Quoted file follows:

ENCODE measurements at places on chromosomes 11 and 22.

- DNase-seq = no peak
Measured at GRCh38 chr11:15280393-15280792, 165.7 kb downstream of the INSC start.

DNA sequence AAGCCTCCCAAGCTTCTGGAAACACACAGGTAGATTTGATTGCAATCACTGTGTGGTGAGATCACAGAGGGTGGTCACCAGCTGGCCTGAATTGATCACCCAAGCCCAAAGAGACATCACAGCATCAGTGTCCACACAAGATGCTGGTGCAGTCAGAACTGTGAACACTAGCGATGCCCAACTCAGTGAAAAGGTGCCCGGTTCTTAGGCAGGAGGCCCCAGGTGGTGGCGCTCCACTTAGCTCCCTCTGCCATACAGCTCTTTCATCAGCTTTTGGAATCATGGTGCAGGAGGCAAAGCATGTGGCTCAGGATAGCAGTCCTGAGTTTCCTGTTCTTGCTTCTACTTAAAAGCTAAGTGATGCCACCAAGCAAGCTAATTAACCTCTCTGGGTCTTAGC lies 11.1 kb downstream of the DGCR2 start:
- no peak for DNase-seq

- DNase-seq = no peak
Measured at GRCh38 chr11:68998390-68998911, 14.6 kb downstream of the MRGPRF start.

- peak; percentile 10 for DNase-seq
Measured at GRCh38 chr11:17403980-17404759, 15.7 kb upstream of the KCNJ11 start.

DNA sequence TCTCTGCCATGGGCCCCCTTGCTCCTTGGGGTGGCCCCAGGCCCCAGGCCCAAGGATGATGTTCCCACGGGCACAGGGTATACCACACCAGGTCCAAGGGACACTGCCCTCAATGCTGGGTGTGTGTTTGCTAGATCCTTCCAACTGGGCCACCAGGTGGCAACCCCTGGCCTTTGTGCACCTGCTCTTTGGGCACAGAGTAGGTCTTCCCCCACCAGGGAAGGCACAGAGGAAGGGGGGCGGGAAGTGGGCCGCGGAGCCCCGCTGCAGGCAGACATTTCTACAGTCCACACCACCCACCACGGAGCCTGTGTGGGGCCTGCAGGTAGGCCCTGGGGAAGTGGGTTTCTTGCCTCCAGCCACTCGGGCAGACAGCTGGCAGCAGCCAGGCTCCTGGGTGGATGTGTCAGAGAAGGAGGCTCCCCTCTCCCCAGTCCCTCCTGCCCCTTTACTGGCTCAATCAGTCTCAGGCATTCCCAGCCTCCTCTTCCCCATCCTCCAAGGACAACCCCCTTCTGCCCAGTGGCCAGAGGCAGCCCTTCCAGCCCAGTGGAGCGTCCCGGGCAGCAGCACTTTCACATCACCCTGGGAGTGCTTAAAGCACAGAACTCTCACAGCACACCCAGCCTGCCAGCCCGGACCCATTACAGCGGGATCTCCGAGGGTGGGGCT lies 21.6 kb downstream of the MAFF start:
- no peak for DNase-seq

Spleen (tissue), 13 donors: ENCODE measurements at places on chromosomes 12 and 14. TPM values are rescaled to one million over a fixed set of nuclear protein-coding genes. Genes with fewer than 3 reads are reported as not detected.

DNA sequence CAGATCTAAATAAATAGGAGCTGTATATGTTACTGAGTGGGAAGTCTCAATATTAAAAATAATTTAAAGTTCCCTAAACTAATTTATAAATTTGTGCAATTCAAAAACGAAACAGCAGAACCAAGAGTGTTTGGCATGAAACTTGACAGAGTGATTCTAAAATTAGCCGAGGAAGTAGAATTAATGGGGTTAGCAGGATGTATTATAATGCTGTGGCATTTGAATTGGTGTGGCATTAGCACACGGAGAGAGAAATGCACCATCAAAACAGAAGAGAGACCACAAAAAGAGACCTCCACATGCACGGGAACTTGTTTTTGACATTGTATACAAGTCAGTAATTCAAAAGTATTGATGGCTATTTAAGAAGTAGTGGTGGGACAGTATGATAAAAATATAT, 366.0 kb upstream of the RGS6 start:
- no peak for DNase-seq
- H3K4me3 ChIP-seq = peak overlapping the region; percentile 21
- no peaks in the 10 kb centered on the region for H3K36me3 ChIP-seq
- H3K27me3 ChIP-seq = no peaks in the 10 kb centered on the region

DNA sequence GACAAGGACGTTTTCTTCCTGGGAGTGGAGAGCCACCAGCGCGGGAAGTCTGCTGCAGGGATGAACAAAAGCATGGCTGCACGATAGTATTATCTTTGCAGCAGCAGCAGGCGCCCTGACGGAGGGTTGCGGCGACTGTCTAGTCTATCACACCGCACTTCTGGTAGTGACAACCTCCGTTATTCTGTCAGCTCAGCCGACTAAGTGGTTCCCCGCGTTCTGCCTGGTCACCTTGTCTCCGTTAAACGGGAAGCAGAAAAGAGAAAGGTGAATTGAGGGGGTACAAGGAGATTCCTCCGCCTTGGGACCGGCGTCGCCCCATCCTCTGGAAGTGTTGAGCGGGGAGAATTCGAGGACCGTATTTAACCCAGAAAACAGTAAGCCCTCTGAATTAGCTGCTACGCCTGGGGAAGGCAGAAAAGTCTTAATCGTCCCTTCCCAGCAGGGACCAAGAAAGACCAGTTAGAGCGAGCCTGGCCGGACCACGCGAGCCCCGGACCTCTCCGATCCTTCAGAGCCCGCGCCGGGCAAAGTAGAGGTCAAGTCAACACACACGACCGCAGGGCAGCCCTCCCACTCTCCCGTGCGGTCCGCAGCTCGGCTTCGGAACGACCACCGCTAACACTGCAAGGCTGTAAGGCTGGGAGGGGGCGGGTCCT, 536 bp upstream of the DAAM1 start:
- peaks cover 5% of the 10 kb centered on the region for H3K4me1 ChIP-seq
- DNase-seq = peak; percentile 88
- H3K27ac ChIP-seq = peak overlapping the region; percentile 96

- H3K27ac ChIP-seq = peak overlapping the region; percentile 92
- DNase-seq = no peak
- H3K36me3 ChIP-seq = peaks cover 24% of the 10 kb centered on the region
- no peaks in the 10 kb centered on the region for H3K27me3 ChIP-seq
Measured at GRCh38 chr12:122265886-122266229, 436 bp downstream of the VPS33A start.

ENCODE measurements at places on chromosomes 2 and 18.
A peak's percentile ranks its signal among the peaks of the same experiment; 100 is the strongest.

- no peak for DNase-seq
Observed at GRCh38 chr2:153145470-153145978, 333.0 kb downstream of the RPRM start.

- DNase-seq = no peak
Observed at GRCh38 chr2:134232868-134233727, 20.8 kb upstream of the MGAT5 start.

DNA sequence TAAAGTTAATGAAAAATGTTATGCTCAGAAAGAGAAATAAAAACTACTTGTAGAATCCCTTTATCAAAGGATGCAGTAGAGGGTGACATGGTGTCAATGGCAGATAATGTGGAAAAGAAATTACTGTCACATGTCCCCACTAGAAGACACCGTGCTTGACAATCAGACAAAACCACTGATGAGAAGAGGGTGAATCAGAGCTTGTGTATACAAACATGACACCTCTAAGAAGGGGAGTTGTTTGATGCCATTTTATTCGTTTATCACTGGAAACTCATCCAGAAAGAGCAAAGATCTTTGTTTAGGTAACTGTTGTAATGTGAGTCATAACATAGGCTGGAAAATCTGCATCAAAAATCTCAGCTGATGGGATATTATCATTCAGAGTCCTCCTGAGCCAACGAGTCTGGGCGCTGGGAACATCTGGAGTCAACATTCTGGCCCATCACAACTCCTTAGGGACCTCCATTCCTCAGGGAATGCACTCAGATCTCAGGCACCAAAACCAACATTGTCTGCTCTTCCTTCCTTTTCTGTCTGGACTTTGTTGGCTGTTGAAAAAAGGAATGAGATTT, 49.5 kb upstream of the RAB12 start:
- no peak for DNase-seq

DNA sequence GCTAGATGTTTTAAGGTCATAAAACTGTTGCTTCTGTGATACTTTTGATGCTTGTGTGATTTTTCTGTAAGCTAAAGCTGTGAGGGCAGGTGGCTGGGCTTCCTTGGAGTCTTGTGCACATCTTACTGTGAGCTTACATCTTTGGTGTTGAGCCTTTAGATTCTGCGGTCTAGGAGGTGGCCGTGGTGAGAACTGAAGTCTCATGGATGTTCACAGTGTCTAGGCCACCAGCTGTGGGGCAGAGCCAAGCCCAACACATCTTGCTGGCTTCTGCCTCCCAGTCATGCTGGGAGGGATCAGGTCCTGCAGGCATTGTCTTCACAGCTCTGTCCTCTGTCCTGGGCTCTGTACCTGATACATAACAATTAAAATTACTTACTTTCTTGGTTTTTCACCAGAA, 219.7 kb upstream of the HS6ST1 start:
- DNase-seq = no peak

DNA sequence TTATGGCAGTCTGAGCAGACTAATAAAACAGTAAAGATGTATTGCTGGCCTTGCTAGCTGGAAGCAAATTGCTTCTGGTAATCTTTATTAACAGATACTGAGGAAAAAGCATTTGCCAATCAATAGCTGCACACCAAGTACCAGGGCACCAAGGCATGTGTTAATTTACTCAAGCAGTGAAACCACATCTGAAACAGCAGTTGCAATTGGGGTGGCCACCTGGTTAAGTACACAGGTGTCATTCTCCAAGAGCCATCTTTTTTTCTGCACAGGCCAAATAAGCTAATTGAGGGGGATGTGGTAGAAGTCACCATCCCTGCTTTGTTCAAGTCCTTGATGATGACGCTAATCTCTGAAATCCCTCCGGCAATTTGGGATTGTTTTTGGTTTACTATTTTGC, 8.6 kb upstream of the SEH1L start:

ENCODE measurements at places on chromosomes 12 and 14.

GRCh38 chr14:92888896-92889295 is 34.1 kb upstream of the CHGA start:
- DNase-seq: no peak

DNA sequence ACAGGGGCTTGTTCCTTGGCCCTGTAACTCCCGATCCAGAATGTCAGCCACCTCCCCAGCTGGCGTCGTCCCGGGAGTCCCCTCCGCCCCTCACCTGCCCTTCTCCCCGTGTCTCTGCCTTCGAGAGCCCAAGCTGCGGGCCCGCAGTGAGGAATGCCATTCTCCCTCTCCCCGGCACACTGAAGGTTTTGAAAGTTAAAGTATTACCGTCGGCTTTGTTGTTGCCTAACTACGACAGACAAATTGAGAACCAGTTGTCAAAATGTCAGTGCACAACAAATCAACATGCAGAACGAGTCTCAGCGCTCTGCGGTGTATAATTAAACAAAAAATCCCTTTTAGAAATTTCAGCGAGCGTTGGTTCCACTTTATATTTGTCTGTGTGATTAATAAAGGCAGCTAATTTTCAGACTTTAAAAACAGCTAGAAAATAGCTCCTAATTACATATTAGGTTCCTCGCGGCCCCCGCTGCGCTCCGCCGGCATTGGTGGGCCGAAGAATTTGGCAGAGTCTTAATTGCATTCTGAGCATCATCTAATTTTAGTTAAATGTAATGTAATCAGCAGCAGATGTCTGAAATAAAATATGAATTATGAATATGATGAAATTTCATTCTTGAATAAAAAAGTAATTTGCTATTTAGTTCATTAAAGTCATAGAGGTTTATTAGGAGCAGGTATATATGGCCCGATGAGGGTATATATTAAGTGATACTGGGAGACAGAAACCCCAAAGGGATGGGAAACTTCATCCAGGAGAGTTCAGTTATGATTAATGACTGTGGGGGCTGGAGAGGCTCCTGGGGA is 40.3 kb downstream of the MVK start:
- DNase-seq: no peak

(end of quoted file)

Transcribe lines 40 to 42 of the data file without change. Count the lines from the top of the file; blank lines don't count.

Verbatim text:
- DNase-seq: no peak

DNA sequence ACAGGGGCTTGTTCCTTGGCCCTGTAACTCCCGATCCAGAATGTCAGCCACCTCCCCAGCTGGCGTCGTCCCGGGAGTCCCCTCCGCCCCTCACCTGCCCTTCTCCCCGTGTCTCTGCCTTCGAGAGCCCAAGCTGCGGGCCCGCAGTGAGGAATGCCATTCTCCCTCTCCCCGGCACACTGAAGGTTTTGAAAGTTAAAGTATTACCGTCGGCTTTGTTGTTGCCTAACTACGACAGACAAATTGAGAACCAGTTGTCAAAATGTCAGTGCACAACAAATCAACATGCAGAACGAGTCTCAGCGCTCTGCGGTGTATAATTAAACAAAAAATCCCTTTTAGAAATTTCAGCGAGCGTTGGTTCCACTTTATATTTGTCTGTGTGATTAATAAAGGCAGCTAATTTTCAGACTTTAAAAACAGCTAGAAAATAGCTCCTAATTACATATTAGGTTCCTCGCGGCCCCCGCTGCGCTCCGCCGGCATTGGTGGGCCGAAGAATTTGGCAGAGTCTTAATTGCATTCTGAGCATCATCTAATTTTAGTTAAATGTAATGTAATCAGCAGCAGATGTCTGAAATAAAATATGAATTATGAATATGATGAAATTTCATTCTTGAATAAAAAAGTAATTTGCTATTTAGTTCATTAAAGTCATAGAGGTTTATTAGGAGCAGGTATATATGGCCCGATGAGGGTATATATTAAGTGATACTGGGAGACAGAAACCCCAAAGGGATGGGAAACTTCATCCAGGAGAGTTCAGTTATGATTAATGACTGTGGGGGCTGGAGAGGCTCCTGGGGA is 40.3 kb downstream of the MVK start:
- DNase-seq: no peak